On the etiquette of eating placentas

June 19th, 2018

The author of the Murrmurrs blog discusses placenta-eating:

The very day I first heard about placenta-eating, I mentioned it to a man and woman who joined us for beer-thirty, and scored a hit right away. It was the man who had eaten the placenta. It wasn’t his wife’s, either. It was at some sort of hippie community event. Sauteed placenta canapes with toothpicks in them, or something. He explained that he ate the placenta because he was polite. “You don’t get offered someone’s placenta and say ‘yuck,'” he said. “That would be rude.”

(Thanks to Jennifer Oeullette for indirectly bringing this to our attention.)

Good appreciation of the best appreciators of bad art

June 18th, 2018

There’s a good new appreciation [in Portuguese], published in Folha de S.Paulo, of our collaborators at the Museum of Bad Art (MOBA). Translated into English, the headline is “Get to know the masterpieces of the Museum of Bad ArtInstitution in the Boston area brings together two physical galleries and almost 800 works of dubious taste.”

The appreciation reproduces quite a few of the masterful pieces from the MOBA collection, of which we reproduce, in tiny form, this one:

The inconsistencies of animal-based insults in German and English

June 18th, 2018

If you call an English person ‘a mole’ will it carry the same weight as if you call a German person ‘ein Maulwurf’? The power of insults that are based on the names of animal species can vary quite dramatically across different languages and cultures. Prof. Dr. Dagmar Schmauks who is a supernumerary professor at the Technical University of Berlin (and whose research interests include pragmatics, man-animal-relationship, and orientation in space) writes of such things in the scholarly journal Semiotica 2014; 198: 93 – 120. ‘Curs, crabs, and cranky cows: Ethological and linguistic aspects of animal-based insults’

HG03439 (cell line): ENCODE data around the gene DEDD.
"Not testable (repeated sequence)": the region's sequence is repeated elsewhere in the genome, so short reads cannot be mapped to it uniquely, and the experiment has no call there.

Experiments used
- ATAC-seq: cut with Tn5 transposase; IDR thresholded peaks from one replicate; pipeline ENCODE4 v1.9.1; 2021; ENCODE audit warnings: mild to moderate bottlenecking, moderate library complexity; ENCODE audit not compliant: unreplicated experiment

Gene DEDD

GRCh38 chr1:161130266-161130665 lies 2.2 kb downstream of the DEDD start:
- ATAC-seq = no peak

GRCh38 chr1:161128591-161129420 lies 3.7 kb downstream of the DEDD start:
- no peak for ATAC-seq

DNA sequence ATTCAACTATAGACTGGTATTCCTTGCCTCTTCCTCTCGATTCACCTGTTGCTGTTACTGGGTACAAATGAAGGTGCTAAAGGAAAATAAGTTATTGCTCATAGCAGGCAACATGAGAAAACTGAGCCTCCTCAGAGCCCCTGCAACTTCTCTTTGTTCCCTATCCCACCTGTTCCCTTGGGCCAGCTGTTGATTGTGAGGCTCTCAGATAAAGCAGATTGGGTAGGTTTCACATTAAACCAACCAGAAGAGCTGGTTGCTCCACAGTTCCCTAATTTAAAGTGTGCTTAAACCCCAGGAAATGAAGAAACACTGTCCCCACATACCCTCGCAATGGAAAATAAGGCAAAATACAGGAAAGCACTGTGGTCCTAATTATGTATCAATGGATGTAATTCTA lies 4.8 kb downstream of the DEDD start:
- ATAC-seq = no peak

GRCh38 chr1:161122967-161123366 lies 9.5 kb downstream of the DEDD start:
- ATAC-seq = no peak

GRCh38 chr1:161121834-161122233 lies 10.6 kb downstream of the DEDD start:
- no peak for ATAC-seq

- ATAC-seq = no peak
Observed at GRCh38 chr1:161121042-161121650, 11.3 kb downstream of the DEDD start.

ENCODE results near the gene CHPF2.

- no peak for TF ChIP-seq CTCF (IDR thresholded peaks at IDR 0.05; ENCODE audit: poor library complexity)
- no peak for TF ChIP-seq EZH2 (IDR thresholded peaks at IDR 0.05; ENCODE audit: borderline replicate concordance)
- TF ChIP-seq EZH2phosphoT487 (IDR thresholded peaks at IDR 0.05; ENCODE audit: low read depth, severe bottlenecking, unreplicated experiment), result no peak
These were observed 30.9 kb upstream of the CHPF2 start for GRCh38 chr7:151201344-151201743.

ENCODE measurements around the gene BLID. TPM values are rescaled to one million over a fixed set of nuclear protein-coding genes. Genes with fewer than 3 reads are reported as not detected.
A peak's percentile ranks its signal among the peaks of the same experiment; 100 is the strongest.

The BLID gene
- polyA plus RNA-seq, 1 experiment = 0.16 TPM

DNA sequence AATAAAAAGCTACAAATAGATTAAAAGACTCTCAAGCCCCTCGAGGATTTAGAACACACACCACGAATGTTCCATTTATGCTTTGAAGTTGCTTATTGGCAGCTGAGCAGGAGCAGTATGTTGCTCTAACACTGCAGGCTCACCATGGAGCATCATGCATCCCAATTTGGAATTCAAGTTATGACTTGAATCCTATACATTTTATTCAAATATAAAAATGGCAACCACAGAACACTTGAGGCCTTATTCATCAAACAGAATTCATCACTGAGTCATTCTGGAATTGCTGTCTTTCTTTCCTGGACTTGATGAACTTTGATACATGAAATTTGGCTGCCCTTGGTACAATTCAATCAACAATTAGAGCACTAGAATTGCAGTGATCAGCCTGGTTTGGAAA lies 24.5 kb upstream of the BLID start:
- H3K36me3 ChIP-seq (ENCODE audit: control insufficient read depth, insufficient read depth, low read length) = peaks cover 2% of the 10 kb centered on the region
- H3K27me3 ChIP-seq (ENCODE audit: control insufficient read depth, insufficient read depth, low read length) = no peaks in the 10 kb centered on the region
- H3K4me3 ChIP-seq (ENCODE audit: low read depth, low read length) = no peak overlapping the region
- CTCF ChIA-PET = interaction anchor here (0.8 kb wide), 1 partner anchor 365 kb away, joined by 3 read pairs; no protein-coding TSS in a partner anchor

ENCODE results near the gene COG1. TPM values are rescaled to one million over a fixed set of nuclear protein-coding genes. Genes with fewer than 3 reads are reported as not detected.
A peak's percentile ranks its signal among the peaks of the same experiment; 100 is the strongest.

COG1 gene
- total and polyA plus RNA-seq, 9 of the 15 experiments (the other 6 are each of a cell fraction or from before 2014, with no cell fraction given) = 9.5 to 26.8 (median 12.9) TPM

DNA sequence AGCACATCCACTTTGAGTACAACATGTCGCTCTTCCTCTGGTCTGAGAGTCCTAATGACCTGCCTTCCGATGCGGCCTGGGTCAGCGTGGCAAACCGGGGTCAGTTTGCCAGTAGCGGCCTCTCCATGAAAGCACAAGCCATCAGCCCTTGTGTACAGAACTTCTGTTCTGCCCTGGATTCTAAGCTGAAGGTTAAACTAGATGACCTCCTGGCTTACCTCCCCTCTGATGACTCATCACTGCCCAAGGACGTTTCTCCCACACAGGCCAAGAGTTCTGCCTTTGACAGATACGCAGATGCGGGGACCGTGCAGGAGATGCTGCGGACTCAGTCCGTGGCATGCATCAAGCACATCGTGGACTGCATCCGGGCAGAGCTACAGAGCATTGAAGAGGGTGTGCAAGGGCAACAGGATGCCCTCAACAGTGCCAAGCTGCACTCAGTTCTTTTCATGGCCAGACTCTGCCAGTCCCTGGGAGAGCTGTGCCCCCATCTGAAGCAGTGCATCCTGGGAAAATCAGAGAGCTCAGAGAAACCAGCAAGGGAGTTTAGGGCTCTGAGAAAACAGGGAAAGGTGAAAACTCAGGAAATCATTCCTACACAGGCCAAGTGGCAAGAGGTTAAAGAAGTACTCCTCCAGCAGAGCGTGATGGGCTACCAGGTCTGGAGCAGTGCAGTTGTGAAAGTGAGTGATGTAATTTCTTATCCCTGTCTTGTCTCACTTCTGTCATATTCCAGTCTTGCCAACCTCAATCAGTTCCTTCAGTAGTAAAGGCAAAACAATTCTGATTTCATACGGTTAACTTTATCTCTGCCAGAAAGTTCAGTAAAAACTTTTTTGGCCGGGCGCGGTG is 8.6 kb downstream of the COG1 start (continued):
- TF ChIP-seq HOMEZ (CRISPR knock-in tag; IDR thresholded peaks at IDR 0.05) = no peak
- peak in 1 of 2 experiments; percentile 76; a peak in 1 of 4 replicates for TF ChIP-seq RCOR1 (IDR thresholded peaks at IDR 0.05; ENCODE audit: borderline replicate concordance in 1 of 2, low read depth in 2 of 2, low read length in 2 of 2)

The professor lists many animal-based insults that can have similar and yet in some cases significantly different weights and meaning(s) in German and English. For example :

● smelly: billy-goat [Ziegenbock], fox [Fuchs], skunk [Stinktier]
● slimy: jellyfish [Qualle], snail [Schnecke], snake [Schlange]
● cruel or ruthless: hyena, vulture [Geier], wolf
● sly: fox [Fuchs], rat [Ratte], snake [Schlange], weasel [Wiesel]
● dishonest: magpie, steal like a magpie [Elster, stehlen wie eine Elster]
● deceitful, deceptive: snake (in the grass) [Schlange]
● evasive: weasel [Wiesel]
● wretched: cur [Köter], worm [Wurm]
● subversive: mole [Maulwurf]

Photo credit: The photograph of Scalopus aquaticus linnacus (a mole) is courtesy of Kenneth Catania, Vanderbilt University, US.

Note: The paper is dedicated to Professor Reinhold Aman, a prominent figure in the field of Maledictology, and editor of the much missed journal Maledicta.

Bonus Assignment [optional] :  Speciesism : is the human use of insults based on animal names insulting to animals?

Proper credit for penguins: credit cards and poo

June 17th, 2018

Here are two drawing of penguins.

One drawing is part of an ad for a credit card offered by CIBC, with the slogan “Unleash your sense of adventure. Aventura. The Traveller’s Travel Card.™”

The other drawing is from the Ig Nobel Prize-winning biology research study “Pressures Produced When Penguins Pooh — Calculations on Avian Defaecation,” published in the journal Polar Biology, vol. 27, 2003, pp. 56-8.

Can you tell which drawing is which?

(Thanks to Jillian Buriak for bringing this to our attention.)

Bongo music and the dance of Slime Mold Andi

June 17th, 2018

Behold the slime mold known (to its human friends) as “Andi.” Andi’s friends arranged for Andi’s slinky movements to be set to bongo music. This is explained, all too briefly, on Medium.